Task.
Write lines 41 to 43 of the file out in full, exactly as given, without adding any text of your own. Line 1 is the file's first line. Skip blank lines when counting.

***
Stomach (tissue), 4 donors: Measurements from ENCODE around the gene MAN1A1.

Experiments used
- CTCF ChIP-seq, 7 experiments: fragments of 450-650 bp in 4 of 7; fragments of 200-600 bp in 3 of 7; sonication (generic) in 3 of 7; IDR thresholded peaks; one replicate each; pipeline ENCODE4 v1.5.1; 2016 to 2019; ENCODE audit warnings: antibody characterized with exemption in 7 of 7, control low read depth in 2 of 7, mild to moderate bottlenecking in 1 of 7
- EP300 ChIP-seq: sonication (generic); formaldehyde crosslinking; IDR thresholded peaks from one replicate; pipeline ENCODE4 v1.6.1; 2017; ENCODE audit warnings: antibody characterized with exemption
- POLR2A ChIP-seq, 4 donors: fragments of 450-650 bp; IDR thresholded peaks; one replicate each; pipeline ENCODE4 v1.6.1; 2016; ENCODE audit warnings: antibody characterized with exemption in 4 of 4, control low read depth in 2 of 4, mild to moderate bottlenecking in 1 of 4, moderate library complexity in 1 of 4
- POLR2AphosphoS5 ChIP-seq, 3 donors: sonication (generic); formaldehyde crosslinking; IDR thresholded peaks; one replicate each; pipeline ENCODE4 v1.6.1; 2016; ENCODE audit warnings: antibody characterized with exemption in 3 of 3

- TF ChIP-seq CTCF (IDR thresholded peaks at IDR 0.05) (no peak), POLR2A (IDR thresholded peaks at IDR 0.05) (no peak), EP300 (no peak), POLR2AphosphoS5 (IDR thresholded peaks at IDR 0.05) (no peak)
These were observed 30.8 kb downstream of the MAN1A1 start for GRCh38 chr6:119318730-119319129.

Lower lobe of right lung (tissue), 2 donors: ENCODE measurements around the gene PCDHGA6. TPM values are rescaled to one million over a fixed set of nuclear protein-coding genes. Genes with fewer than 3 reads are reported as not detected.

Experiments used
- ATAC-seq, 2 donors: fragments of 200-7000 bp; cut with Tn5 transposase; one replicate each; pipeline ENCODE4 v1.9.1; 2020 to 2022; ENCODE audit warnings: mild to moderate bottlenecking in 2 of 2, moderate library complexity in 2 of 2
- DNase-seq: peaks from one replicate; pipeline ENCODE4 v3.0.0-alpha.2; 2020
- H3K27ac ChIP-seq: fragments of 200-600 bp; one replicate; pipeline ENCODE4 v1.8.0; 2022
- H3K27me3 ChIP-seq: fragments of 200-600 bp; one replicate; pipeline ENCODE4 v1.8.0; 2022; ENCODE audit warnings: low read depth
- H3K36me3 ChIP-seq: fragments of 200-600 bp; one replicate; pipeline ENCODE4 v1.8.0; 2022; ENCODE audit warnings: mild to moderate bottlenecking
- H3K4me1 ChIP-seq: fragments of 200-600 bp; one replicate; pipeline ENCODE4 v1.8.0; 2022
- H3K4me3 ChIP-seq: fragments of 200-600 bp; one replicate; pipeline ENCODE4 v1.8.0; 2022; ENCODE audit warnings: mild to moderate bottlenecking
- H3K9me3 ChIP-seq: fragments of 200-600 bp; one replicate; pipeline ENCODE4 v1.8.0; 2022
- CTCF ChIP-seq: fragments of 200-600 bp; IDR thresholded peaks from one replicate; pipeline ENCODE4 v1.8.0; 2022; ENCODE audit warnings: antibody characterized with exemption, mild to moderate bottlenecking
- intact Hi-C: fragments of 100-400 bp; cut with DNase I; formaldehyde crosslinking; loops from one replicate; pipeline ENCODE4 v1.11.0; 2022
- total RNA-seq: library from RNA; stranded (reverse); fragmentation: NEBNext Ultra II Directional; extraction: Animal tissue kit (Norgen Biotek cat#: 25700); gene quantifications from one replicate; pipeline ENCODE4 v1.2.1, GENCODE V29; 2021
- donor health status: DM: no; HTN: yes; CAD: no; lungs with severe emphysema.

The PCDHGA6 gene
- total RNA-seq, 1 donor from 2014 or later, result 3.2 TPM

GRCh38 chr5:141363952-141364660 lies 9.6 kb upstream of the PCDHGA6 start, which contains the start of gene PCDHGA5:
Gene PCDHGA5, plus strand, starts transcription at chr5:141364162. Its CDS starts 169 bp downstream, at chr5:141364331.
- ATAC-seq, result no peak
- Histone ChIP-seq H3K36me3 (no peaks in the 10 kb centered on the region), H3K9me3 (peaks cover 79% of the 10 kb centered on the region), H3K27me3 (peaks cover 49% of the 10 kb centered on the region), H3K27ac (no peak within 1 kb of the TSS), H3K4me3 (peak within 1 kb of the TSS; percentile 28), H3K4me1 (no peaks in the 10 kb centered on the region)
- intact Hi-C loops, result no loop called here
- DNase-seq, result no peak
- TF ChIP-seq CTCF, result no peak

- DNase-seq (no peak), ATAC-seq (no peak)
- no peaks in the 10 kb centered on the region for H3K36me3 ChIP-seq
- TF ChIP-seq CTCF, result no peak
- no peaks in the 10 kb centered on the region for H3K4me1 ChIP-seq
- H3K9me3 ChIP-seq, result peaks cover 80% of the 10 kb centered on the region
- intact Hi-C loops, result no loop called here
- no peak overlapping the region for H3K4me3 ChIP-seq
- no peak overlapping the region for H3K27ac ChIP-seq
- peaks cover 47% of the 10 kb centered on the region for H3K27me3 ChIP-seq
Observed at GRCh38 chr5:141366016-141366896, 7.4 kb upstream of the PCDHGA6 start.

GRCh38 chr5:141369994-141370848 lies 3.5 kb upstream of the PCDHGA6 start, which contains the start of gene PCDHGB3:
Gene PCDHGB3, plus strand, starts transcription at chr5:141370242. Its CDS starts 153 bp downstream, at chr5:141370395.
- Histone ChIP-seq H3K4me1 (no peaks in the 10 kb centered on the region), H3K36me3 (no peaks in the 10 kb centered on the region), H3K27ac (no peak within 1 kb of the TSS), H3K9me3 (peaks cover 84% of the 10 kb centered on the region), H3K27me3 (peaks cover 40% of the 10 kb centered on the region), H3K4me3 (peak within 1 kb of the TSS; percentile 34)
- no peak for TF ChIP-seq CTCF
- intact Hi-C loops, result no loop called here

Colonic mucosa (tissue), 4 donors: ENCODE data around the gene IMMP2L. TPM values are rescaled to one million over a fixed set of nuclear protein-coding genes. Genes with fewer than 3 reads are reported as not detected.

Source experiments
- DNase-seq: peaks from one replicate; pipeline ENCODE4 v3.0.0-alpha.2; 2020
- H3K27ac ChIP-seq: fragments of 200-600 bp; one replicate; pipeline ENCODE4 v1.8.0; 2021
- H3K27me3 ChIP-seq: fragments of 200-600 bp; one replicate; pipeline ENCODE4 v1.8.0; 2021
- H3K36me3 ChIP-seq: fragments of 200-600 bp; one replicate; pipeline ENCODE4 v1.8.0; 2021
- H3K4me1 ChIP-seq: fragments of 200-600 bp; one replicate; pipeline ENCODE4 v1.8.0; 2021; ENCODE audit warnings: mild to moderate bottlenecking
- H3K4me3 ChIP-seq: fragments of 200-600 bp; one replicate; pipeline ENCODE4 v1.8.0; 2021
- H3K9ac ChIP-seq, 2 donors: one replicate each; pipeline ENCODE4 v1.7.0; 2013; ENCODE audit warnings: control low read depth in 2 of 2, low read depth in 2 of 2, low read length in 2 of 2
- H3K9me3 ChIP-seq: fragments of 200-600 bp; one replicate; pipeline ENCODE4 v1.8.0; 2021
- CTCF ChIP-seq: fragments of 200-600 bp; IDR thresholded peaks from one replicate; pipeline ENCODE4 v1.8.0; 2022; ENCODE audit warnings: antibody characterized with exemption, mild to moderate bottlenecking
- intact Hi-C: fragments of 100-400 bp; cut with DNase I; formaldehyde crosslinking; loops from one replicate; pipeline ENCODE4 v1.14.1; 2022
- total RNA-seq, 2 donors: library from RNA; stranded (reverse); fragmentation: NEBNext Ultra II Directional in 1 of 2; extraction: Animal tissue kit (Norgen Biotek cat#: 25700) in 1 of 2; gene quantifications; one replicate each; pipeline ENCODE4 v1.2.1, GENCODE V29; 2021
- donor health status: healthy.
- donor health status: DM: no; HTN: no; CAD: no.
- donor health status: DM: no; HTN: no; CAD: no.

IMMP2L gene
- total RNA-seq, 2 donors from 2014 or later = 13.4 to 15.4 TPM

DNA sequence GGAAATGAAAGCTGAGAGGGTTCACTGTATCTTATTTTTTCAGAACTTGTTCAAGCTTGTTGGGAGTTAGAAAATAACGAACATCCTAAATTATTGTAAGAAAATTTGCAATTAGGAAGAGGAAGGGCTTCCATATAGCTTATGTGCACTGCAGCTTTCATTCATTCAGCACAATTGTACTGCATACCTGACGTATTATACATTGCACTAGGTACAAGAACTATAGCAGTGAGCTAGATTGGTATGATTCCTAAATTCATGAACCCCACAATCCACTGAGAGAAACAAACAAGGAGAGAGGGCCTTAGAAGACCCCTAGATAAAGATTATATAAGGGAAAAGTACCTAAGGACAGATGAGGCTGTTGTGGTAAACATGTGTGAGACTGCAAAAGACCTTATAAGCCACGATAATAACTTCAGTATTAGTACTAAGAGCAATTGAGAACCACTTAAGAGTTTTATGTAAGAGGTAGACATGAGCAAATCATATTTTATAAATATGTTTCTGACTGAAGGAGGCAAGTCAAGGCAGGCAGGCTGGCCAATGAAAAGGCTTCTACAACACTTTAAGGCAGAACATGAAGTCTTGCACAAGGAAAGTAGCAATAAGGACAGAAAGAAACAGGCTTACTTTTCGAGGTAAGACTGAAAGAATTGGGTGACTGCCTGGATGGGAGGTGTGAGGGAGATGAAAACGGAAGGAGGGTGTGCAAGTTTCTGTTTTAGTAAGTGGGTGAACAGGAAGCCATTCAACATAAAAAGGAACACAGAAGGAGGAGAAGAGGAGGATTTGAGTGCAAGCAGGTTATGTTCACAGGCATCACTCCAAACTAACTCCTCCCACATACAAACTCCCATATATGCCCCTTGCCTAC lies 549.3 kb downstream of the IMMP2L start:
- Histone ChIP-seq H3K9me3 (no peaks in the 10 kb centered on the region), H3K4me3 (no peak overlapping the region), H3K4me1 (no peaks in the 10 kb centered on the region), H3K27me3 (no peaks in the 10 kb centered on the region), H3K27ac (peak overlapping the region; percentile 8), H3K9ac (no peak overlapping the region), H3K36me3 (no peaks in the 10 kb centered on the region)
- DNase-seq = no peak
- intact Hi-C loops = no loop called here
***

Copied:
Observed at GRCh38 chr5:141366016-141366896, 7.4 kb upstream of the PCDHGA6 start.

GRCh38 chr5:141369994-141370848 lies 3.5 kb upstream of the PCDHGA6 start, which contains the start of gene PCDHGB3:
Gene PCDHGB3, plus strand, starts transcription at chr5:141370242. Its CDS starts 153 bp downstream, at chr5:141370395.